U.S. Health Care Reform Could Leave Implementation to States
If Congress succeeds in passing national health care reform legislation, much of the responsibility for implementing the changes could fall to states, the Washington Post reports.
Many of the reform proposals currently under debate would require state officials to make decisions about health benefits for low-income families, insurance company regulations and other matters.
Although the House's merged health care reform bill (HR 3962) delegates substantial authority to the federal government, the bill still calls on states to help design a Medicaid expansion and develop high-risk insurance pools.
Under the Senate Finance Committee bill (S 1796), states would need to make nearly every major decision about health reform implementation. The bill would allow each state to establish a health insurance exchange and determine which insurers can participate in the market.
In addition, the merged Senate bill likely would allow states to opt out of any federal public health insurance option.
Experts say a final health care reform bill is likely to more closely resemble the Senate's emphasis on state-based decision-making. Although the federal government will shoulder a large portion of national health reform costs, states likely will need to contribute a certain share and hire more administrators to carry out their new responsibilities.
Experts say that granting states greater decision-making authority could encourage them to adopt health system changes that meet the particular conditions of their region. This model also could allow officials to learn from each state's implementation experiences.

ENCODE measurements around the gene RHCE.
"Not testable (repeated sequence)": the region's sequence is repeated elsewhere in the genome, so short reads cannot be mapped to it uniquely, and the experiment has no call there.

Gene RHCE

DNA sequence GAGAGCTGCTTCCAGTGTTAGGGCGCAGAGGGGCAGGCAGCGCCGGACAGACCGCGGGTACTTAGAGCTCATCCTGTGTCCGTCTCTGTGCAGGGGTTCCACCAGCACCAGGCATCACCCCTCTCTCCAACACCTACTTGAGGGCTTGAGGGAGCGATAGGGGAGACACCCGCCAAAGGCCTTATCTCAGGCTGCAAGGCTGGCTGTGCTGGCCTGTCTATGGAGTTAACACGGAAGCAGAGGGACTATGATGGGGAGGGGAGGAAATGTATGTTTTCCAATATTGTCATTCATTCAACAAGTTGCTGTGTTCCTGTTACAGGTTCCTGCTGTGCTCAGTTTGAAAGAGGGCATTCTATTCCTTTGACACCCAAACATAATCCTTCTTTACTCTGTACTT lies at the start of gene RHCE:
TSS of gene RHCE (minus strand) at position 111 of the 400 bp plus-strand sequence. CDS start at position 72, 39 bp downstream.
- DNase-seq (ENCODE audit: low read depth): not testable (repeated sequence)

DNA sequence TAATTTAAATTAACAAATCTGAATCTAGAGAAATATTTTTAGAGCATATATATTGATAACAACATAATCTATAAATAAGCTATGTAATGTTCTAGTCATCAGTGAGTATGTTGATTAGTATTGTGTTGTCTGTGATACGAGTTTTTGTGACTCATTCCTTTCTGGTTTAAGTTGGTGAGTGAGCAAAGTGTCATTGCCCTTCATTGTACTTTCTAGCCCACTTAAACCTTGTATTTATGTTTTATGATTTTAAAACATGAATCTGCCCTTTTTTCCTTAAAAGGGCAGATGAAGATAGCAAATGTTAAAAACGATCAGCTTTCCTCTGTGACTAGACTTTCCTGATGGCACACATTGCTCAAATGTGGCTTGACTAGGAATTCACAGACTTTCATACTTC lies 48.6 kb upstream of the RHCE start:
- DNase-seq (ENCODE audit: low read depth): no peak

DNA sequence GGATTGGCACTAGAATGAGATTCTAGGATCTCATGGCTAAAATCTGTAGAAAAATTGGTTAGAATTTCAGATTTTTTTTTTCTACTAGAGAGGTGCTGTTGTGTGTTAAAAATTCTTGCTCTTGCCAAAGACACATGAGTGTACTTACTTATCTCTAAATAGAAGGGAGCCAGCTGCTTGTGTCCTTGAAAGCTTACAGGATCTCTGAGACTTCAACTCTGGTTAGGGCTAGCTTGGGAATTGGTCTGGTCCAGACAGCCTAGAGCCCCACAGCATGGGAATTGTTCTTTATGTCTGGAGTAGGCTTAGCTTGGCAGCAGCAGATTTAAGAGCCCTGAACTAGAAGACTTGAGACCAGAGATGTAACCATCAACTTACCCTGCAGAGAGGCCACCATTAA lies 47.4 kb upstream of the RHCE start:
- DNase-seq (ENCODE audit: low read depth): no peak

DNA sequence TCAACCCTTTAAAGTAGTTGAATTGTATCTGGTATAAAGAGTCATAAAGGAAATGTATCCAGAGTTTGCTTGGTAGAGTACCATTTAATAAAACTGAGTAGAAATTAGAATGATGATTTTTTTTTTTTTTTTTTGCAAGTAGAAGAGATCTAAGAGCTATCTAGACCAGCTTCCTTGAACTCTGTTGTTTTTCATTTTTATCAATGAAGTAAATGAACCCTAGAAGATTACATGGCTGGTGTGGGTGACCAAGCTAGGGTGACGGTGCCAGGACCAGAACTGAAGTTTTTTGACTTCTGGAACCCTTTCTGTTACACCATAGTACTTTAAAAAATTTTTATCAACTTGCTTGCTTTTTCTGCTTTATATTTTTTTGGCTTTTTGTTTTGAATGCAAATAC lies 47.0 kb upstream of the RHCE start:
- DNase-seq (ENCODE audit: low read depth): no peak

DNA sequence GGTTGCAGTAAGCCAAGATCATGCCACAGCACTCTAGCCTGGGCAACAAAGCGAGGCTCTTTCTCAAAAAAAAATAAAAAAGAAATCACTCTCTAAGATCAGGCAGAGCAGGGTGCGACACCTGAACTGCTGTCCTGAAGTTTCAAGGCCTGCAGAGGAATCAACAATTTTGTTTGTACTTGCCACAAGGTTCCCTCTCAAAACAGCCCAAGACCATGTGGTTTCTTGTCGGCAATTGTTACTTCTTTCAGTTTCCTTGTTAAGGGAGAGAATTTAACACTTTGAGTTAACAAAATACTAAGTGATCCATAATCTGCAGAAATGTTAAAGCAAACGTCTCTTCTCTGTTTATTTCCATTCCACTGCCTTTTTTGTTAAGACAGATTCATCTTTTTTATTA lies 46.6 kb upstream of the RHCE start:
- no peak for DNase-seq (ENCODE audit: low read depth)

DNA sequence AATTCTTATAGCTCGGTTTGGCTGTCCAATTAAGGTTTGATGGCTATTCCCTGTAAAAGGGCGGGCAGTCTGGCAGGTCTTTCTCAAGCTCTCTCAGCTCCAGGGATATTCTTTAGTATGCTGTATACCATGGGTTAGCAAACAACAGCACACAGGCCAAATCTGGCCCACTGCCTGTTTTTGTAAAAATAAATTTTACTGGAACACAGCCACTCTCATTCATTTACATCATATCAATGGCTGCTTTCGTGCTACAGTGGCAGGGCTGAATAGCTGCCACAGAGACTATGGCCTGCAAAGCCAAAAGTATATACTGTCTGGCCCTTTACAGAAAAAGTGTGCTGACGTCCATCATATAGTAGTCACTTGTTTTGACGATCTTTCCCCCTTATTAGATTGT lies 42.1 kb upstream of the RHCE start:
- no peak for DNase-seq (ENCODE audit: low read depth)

However, others caution that allowing each state to implement health reform could cause some states to fall behind in meeting minimum health system standards (Montgomery/Slevin, Washington Post, 11/1).
Penalties for Massachusetts?
In related news, Massachusetts officials are expressing concern that national health care reform legislation could damage the state's new health care program.
In 2006, Massachusetts passed a health care overhaul bill that aimed to provide health insurance to all state residents through state subsidies and other measures.
However, some current national health care reform proposals would offer federal subsidies that are significantly lower than Massachusetts' current subsidy levels.
Experts say that if Congress does not grant Massachusetts any exemptions, the state might need to decide whether to scale back its subsidies or increase its health care budget in order to close the subsidy gap (Wangsness, Boston Globe, 11/1).
Is California a Model for Cost Control?
California's health care experiences provide "'proof of concept' that properly implemented health reform can control costs while improving the quality of medical care," Micah Weinberg, a senior research fellow in the California Program of the New America Foundation, argues in a Sacramento Bee opinion piece.
Weinberg writes that U.S. policymakers can learn from California's achievements by:
- Addressing health care disparities and other environmental barriers to health care;
- Fostering integrated health care systems such as Kaiser Permanente; and
- Using health information technology to boost care coordination and reduce administrative inefficiencies (Weinberg, Sacramento Bee, 11/1).